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János Vaszary

Born 1867. Died 1939.
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János Vaszary Biography

János Vaszary was a highly important Hungarian painter and graphic artist. An excellent colourist, his imagination and sensitivity to modern artistic trends earnt him considerable merit through his entire career. Vaszary’s work was consistently at the forefront of modernism, and he continually evolved his style and experimented with the ranging avant-garde styles, from Art Nouveau to Post-Impressionism and Fauvism.

Hailing from a prominent Catholic family, Vaszary was born in Kaposvár, Hungary, and began his formation at the Hungarian University of Fine Arts, studying under János Greguss. He then enrolled at the School of Decorative Art under Bertalan Székely, before moving to study Munich in 1887. Inspired after seeing an exhibition of Jules Bastien-Lepage’s paintings, he moved to Paris in 1899 and attended the Académie Julien. Though he later became involved with the artists’ colony in Nagybánya, where he shifted his interest to Hungarian folk art and figurative painting, his primary influences would always be the French masters, most notably Bastien-Lepage and Puvis de Chavannes. In 1902, he became a founding member of the Szolonok Colony.

Vaszary’s style was constantly metamorphosing. His early works are dominated by Art Nouveau and applied arts. During this time, he also created several prominent posters promoting exhibitions; at the turn of the century, poster design became a trend in its own right, and Vaszary began exhibiting his posters. They were highly stylized and decorative and also promoted Vaszary’s own symbolist compositions. The First World War was to have a drastic effect on both Vaszary’s life and work. He served on the Serbian front as a correspondent, experiencing the horrors of war at first-hand. From this point on, the imagery he employed in his artwork became considerably more dramatic. However, after another visit to Paris after the end of the war, Vaszary tended towards an Impressionist technique. Inspired by the École de Paris, notably Matisse, Derain and Dufy, Vaszary’s work presented a reaction to the horrors of war and the trauma he witnessed as he began depicting scenes such as carefree seaside resorts and towns, using a delicate colour palette. He also experimented with social, realist and naturalist painting over the span of his career.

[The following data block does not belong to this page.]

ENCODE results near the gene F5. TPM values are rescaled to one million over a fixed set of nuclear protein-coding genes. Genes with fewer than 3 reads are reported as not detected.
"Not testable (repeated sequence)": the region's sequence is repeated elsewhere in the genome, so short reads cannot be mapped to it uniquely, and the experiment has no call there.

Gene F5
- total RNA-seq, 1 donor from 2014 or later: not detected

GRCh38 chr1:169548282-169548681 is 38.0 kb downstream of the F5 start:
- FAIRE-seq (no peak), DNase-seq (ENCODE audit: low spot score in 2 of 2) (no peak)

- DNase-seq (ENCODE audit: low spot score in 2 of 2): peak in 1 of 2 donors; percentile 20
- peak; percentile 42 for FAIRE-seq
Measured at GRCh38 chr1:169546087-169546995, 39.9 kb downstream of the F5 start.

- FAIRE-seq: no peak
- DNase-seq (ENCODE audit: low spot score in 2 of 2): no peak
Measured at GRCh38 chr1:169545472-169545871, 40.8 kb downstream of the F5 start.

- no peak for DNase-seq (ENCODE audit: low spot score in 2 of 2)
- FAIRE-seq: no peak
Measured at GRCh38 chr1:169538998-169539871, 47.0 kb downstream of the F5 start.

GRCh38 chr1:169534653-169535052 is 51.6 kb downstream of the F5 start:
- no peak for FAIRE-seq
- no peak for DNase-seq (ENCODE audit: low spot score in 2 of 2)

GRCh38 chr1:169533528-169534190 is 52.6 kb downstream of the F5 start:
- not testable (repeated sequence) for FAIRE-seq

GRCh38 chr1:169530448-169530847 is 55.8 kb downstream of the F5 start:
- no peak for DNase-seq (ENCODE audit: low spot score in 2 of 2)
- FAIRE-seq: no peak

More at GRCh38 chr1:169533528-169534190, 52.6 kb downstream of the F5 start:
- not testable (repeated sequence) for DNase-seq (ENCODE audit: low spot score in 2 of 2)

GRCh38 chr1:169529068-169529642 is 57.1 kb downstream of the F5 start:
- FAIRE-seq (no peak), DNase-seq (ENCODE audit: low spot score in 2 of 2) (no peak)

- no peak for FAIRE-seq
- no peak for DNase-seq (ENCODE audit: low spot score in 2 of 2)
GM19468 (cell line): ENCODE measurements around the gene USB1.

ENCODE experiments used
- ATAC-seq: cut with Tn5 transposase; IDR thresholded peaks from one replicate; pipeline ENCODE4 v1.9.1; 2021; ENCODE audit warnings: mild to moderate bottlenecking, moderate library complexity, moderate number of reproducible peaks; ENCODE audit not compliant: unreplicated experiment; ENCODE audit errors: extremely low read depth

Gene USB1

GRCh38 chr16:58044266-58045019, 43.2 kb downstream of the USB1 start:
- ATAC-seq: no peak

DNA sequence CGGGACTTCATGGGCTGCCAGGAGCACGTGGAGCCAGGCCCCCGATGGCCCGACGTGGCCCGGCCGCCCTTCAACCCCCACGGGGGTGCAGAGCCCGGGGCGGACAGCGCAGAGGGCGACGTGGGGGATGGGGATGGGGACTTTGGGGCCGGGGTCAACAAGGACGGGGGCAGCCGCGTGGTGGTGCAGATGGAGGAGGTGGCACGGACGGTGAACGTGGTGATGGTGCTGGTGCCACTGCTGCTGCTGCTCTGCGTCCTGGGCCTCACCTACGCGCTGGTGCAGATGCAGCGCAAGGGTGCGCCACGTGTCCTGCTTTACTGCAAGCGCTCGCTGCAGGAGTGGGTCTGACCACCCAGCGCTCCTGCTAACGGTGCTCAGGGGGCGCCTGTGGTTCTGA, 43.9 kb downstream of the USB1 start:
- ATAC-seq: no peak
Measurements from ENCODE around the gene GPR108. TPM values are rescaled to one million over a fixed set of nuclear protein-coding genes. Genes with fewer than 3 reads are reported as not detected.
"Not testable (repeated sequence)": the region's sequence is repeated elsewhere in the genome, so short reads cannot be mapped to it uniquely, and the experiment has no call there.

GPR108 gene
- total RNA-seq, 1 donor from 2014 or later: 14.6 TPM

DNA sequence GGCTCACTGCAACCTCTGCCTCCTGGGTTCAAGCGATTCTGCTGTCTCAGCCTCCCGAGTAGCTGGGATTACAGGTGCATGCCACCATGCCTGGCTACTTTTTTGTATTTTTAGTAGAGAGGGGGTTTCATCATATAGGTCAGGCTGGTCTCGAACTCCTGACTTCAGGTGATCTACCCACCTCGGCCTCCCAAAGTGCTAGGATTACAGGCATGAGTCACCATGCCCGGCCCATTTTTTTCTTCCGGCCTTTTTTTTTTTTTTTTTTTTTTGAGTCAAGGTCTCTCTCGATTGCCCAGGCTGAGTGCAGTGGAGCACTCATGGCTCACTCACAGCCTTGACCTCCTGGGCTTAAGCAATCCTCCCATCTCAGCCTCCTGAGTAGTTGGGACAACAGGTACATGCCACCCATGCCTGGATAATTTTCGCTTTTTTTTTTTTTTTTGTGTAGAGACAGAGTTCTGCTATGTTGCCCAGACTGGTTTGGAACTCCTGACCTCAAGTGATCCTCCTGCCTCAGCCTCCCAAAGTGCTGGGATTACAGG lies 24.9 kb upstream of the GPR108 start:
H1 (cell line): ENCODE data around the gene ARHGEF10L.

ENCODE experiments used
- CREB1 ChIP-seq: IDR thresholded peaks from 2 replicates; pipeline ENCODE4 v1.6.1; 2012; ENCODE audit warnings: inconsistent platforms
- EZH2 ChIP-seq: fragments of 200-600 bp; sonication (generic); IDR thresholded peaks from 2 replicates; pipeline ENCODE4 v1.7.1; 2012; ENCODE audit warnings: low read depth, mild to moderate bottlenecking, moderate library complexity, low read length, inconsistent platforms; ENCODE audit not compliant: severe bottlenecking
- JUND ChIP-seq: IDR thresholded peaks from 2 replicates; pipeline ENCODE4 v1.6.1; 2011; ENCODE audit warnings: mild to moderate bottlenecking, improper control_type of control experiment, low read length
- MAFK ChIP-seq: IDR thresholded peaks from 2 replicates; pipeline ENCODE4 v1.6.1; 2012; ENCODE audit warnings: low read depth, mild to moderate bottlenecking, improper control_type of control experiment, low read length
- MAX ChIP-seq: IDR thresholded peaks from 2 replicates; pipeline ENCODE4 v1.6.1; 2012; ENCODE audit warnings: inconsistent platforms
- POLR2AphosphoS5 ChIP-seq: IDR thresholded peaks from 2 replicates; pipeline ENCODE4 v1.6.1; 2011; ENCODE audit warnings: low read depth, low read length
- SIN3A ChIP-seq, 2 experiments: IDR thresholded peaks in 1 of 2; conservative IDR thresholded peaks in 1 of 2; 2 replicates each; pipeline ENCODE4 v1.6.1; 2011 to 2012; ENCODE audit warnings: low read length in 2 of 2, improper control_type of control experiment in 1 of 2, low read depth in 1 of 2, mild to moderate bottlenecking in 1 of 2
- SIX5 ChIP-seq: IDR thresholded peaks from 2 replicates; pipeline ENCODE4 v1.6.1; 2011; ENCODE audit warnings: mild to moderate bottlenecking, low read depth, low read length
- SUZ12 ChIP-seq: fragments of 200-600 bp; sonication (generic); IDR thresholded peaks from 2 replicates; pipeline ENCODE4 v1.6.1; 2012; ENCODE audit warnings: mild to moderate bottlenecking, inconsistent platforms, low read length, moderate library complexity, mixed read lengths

Vaszary also played a vital role as a teacher. In 1920, he became a Professor at Hungary’s University of Fine Arts, where he taught until his retirement in 1932. As a teacher, Vaszary was greatly supportive of the avant-garde trends and encouraged his students to be explorative with style. He also founded and co-founded several artistic associations including the Képzőművészek Új Társasága [hu]" (New Society of Artists, whose acronym "KÚT" means "fountain" in Hungarian), and in 1926 was commissioned by the Biological Institute at Tihany to paint murals.

In Vaszary’s last few years, he suffered from a heart condition. He settled permanently in Tata, a rural village where he owned a house and had often spent his summers painting, and where he died in 1939. He continued to paint up until his death.

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